Thursday, October 15, 2009

Variations on a Theme

Today's recipes are showing different ways of making something that we might expect to serve not just at Christmas meal, but quite often at other times of the year. An added bonus is that some can be prepared one or more days in advance.

Whether needed or not, in the Goode kitchen both roast potatoes and mashed potatoes are served with the turkey. B dislikes mash, but he does like this next recipe. I particularly like it as it can be prepared the day before, then cooked on the day, so is ideal to accompany the roast spuds, and being a bit more 'upmarket' than ordinary mash, good to serve when entertaining, so can be served at any time of the year. Increase the amount according to how many portions you wish to serve.

Good potatoes for both roasting and the following dish are Maris Piper or Desiree.
Dauphinoise Potatoes: serves 4
1 lb (500g) potatoes
12 fl oz (350ml) milk
1 x 284ml tub double cream
1 clove garlic, thinly sliced
1 bay leaf
sprig fresh thyme
salt and pepper
3 oz (75g) Gruyere cheese, grated
Peel the potatoes and slice fairly thinly (no larger than thickness of a pound coin).
Put the milk and cream into a pan and heat to the simmer, then add the garlic and herbs, adding seasoning to taste. Simmer for 2 minutes.
Put the sliced potatoes in another pan and strain the creamy milk over, discarding the garlic and herbs, then simmer for 7 - 8 minutes until the slices are just beginning to soften, but still hold their shape.
Using a slotted spoon, layer potatoes to a shallow, ovenproof dish, sprinkling in 2/3rds of the cheese between the layers, then pour the creamy milk over the potatoes and scatter the remaining cheese on the top. Cool, cover and chill in the fridge until needed, then cook at 200C, 400F, gas 6 for 15 - 20 minutes until bubbling and golden. Stand for 10 minutes before serving.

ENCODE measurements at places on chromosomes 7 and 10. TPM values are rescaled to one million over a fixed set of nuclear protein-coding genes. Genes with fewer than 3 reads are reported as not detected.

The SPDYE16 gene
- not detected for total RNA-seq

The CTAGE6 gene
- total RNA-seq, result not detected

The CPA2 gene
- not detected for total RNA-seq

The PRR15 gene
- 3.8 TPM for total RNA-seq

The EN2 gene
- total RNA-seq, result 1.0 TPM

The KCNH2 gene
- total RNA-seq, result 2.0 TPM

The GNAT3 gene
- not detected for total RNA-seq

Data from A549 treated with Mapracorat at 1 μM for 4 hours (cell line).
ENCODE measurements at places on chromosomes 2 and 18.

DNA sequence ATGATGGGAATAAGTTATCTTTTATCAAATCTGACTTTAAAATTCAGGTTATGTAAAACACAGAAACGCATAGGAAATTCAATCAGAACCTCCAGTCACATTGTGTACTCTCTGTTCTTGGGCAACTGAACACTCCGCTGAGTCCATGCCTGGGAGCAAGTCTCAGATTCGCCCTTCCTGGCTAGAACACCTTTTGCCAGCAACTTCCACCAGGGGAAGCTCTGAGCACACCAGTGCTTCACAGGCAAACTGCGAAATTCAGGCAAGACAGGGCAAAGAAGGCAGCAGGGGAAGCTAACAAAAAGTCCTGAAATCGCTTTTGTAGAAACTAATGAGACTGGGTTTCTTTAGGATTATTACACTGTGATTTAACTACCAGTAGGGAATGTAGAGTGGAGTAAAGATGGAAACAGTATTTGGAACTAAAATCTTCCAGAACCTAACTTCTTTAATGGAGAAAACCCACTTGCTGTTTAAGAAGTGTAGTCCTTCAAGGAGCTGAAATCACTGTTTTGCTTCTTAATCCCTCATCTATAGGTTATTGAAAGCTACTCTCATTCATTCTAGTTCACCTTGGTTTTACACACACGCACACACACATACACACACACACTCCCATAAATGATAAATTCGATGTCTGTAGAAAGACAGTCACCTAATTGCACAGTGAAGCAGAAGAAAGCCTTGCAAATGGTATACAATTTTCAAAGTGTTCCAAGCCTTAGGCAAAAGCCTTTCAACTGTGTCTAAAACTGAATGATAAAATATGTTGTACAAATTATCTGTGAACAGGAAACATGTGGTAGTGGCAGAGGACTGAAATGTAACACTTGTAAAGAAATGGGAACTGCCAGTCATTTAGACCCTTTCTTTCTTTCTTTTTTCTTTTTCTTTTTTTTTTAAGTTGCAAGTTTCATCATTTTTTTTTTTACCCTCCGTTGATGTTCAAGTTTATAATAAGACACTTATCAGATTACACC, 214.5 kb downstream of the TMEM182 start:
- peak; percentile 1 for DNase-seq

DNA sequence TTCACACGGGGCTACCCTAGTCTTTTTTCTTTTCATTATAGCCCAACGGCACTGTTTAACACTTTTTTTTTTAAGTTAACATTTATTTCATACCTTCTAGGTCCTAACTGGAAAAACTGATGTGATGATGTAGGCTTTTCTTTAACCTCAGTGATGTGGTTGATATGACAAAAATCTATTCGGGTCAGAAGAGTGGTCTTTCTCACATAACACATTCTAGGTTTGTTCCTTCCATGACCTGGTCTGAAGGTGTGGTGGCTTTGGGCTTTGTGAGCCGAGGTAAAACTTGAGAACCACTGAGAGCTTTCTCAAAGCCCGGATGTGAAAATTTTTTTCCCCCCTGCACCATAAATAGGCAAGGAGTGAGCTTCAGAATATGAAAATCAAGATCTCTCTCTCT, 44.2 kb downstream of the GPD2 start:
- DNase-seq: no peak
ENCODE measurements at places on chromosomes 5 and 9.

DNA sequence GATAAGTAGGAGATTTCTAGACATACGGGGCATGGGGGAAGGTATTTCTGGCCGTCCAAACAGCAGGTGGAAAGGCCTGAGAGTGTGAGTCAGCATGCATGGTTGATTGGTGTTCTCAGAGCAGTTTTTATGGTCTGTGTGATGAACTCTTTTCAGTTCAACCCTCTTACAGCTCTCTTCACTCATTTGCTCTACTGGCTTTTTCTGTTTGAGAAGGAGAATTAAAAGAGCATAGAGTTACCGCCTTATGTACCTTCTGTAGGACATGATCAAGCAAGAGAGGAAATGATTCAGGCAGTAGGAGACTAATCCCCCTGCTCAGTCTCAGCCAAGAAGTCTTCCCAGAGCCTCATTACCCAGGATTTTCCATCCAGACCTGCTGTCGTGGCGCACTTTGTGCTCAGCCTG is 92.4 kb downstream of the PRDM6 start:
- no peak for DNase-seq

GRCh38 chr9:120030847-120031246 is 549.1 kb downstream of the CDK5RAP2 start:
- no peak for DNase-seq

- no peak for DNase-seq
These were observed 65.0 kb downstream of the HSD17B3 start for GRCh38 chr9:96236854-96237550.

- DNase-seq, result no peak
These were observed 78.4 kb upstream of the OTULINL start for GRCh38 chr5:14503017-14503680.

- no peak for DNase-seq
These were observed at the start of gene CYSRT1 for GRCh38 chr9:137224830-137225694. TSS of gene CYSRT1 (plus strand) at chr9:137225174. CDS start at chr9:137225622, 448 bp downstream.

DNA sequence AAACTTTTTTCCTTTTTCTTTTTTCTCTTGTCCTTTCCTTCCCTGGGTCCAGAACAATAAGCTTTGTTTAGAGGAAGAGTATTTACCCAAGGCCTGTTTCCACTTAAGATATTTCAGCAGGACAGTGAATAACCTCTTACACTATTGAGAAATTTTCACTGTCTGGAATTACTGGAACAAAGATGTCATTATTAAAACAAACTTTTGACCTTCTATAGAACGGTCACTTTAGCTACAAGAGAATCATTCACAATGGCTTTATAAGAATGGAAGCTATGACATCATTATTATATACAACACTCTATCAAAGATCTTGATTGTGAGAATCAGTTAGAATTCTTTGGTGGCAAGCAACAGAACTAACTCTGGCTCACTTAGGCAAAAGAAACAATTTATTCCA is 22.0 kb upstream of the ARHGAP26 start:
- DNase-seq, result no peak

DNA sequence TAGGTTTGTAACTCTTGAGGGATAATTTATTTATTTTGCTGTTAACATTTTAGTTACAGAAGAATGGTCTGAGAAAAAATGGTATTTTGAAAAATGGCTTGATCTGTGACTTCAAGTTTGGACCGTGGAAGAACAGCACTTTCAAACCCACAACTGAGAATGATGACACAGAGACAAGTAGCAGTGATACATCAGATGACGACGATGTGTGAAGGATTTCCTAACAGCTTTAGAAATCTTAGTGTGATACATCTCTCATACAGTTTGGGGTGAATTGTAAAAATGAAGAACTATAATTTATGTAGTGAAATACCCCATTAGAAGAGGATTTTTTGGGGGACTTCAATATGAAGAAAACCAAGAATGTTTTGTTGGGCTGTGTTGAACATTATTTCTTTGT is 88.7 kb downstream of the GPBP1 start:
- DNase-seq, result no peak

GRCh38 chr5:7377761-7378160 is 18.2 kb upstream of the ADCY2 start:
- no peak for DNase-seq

For years we have eaten stuffing either made into balls, or from a stuffed turkey, or maybe served in one dish with a little butter on the surface to give a crispy top, and perhaps because of tradition we have never considered making it in any other way.
This next recipe has all the flavour of a stuffing, but the texture of a 'crumble', and this then leads me to considering using it as a topping for a savoury pie instead of using pastry. Certainly a different way to give the Christmas flavour to the bird of your choice.
Herb and Onion Stuffing: serves 8
7 oz (200g) fresh white bread crumbs
5 oz (125g) butter
1 onion, finely chopped or grated
1 clove garlic, peeled and crushed
1 large sprig each rosemary and thyme
6 fresh sage leaves
grated zest of 1 large lemon
2 oz (50g) flaked almonds, chopped
salt and pepper
3 tblsp chopped fresh parsley
Melt the butter in a large frying pan and gently saute the onions for a bout 5 minutes until softened. Stir in the garlic and fry a further minute.
Remove leaves from rosemary and thyme and finely chop these with the sage, then add to the pan, frying for a minute to release the flavours, then add the breadcrumbs, stirring until all the butter has been absorbed. Sprinkle over the lemon zest and almonds, adding seasoning to taste, then stir-fry over medium heat for about 8 minutes or until the crumbs are browned and crisp. Mix in the fresh parsley and serve in a heated bowl.

Whether for the above recipe, or other uses (bread sauce, burgers etc) a bag of fresh breadcrumbs should always be kept in the freezer, then half the job is done, and also a good way to use up the ends of bread that is just turning stale (stale crumbs soak up more moisture than very fresh ones).
Here is a very traditional recipe with very few ingredients (one being breadcrumbs) that grown men plead for. How is it that something so simple can be so pleasing?
Treacle Tart: serves 4
8 oz (225g) shortcrust pastry
4 oz (100g) soft white breadcrumbs
4 oz (100g) porridge oats
4 tlsp golden syrup
Roll out the pastry and use to line an 8" (20cm) well greased, shallow cake tin. Mix together the remaining ingredients and pour into the pastry case.
Bake at 200C, 400F, gas 6 for about 25 minutes. Serve with custard.

This next recipe has a double use. It can either be used on a biscuit base to make a type of cheesecake, or eaten as an alternative to the brandy or rum butters we make at Christmas. It will keep in the fridge for up to 3 days after making.
Boozy Cheesecake Cream: serves 6
4 oz (100g) full-fat soft cheese
1 tblsp caster sugar
4 oz (100g) orange marmalade
2 tsp rum or brandy
5 fl oz (150ml) double cream
Using an electric whisk, beat the soft cheese and sugar together until the sugar has dissolved, then beat in the marmalade. In a separate bowl lightly whip the cream with the chosen spirit. then fold gently into the cheese mixture. Spoon into a serving bowl and chill in the fridge for at least 30 minutes or (covered) for up to 3 days.